This fish is so elusive in nature that it's not even sure that it's a separate species.
As juveniles these fish are very dark brown, almost black with a vertical yellow band like the first band of an anemonefish, a yellow stripe on the head and around the end of the dorsal and anal fin. The caudal fin is yellow except for one black vertical bar. As they get older the entire caudal fin becomes yellow and the yellow rims on the anal and dorsal fin remain. The head becomes yellow-orange which flows into the body and fades about half way. The back half usually gets a little more blueish as they get older and as the name cephalareticulatus suggests they get a blue reticulated pattern on the head which keeps reticulated all the way to the caudal fin, sometimes ending in small spots.
An amazing and rare fish for the real angelfish enthousiast Like all other angelfish it's hermphroditic and the most dominant fish will turn into a male when there is no other male around.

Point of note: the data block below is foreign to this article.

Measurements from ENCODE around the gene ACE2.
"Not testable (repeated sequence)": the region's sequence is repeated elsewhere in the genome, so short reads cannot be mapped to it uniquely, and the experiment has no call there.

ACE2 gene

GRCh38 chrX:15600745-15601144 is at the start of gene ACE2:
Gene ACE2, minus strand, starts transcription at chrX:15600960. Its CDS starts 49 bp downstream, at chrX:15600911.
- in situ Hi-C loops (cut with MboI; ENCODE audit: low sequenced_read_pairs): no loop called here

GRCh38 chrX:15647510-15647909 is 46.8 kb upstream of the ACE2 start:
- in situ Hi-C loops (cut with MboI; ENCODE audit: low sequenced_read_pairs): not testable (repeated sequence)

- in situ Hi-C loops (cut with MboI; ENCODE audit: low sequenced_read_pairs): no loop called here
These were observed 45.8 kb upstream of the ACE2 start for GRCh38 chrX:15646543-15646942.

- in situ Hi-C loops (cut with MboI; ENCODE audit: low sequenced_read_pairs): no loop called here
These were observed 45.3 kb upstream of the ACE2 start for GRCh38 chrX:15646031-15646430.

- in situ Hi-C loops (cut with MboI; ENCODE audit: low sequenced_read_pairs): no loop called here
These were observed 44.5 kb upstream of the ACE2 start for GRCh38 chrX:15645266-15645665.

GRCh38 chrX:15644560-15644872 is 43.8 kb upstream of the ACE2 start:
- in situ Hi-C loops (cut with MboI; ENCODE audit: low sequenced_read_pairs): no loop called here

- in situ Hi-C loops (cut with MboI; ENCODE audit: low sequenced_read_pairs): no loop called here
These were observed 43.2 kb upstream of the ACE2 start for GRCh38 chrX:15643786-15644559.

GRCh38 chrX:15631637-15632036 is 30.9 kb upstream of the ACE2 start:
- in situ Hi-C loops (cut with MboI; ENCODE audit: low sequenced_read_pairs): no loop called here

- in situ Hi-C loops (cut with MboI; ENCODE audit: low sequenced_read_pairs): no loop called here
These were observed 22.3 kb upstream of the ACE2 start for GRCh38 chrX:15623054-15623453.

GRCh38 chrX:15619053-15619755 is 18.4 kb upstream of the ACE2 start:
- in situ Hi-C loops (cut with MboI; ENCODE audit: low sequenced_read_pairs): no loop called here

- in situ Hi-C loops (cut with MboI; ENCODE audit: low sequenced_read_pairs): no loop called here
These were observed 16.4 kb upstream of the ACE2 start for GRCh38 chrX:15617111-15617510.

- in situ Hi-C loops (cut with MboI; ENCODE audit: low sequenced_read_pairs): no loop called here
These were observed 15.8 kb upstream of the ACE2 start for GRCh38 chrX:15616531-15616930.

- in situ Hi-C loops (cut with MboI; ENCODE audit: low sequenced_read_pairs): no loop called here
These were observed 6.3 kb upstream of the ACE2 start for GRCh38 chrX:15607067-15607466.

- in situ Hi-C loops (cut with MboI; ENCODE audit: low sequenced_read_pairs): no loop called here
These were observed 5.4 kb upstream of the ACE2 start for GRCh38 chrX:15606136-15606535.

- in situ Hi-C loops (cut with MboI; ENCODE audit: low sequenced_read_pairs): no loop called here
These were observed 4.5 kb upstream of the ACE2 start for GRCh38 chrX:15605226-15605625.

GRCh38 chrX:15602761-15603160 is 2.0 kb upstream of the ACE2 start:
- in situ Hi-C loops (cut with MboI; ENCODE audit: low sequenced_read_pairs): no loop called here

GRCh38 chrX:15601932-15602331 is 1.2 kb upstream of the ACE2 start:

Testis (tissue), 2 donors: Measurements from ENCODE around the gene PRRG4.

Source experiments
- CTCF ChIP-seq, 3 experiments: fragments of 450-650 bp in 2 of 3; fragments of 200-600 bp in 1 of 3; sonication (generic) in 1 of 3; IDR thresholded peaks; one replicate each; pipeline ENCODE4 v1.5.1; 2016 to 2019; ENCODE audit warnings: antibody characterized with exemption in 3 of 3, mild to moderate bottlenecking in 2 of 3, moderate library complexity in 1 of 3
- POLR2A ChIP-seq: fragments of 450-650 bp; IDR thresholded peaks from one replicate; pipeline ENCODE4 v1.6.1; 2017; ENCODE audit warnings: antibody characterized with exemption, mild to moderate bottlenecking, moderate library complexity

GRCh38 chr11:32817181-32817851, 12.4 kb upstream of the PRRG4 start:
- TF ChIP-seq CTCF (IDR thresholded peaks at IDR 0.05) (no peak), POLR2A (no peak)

These fish are quite peaceful but be careful combining them with fish a lot smaller or larger and other (dwarf)angelfishes.
In nature, sponges are an important part of their diet.
These fish may nip ornamental sponges, LPS corals, tube worms and clam mantles.
Keeping them well fed seems to reduce the risk so make sure to feed them a proper varied diet of algae and chopped meaty foods with sponge additives helps to make them really happy!